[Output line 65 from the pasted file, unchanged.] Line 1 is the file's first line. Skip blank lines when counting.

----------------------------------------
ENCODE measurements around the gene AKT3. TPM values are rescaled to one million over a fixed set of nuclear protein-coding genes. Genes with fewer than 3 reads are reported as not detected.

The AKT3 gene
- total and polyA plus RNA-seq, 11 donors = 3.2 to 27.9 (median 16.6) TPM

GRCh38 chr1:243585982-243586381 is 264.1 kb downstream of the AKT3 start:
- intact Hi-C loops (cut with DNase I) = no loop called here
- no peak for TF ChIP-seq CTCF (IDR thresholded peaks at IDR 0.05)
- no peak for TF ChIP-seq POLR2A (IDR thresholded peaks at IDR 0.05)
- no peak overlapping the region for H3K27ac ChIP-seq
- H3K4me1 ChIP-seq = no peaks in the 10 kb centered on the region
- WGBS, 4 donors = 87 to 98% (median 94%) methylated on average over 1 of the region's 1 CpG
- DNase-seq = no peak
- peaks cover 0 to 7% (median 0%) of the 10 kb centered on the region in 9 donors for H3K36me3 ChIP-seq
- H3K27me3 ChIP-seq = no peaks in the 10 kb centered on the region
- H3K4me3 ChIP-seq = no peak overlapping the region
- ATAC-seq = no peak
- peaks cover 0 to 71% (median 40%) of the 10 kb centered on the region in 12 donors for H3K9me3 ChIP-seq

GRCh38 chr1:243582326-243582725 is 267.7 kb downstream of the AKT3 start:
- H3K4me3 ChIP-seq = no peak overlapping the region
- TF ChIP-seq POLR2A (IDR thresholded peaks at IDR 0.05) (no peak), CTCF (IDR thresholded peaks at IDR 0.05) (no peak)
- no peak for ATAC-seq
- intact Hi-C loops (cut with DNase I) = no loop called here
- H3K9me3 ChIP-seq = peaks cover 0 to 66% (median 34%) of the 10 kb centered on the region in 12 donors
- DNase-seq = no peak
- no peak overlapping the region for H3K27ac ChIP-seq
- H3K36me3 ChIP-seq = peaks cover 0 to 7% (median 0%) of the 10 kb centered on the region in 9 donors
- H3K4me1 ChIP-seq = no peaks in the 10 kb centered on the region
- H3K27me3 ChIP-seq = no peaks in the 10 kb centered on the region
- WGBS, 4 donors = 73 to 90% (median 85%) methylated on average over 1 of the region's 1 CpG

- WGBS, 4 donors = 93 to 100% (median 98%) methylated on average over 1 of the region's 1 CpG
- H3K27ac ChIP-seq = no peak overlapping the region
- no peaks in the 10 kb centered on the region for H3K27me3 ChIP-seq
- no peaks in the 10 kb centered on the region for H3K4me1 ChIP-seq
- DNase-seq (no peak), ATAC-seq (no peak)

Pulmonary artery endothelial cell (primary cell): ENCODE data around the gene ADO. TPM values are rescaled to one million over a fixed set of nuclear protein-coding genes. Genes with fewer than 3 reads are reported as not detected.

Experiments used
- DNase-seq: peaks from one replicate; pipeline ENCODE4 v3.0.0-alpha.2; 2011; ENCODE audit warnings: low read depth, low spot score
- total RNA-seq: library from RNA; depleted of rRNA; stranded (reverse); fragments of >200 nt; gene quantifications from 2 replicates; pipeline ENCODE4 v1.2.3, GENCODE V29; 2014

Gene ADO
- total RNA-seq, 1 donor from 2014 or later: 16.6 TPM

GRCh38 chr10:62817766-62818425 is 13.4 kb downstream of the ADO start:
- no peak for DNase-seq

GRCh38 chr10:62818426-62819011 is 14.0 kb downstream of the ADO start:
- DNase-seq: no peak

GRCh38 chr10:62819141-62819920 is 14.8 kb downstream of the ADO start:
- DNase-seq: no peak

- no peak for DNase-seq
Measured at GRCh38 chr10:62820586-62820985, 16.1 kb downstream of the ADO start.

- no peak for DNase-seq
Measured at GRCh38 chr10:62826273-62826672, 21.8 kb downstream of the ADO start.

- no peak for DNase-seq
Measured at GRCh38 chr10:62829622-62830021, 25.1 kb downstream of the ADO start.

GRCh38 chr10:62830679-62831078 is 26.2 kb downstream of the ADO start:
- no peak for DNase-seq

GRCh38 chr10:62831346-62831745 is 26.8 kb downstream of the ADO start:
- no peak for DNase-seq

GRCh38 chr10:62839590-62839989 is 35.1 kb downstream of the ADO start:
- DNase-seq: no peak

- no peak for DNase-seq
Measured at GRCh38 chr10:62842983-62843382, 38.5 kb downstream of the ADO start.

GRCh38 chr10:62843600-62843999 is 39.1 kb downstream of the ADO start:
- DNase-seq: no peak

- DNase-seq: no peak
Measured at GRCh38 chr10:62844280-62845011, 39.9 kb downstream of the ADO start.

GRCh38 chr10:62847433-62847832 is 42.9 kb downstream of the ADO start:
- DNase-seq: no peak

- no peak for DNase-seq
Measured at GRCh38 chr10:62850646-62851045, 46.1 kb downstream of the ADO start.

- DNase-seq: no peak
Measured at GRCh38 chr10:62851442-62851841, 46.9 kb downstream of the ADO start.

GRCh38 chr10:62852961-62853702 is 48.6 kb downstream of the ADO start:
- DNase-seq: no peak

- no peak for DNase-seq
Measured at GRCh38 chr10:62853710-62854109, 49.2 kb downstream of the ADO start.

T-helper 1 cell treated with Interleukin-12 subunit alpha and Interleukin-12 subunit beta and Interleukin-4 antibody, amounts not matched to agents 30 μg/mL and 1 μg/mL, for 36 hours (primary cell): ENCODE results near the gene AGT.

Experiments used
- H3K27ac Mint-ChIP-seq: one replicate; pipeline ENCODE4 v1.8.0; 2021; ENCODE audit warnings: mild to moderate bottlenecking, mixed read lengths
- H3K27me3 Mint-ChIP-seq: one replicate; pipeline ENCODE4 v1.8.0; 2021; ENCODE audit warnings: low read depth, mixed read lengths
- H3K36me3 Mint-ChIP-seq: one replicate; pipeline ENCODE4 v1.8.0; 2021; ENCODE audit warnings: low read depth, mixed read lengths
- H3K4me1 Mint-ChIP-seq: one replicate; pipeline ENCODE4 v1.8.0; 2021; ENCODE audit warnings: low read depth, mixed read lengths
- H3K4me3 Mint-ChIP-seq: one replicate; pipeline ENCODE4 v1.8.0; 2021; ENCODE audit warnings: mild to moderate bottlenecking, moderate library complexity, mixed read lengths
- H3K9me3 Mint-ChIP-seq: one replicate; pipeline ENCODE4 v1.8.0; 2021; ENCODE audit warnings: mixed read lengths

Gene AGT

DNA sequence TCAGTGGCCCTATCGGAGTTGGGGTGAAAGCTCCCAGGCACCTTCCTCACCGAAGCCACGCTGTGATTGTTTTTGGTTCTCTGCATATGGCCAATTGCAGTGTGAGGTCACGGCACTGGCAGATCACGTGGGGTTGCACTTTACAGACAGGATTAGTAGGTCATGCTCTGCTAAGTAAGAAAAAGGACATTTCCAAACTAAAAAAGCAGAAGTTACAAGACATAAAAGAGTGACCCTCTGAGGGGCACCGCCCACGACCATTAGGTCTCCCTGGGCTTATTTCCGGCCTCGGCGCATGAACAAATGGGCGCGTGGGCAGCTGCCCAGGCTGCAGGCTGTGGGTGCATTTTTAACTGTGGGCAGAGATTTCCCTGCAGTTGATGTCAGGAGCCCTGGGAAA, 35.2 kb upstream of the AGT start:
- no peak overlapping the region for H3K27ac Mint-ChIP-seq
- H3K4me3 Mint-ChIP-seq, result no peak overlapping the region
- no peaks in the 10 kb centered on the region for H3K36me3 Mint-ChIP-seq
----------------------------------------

- DNase-seq: no peak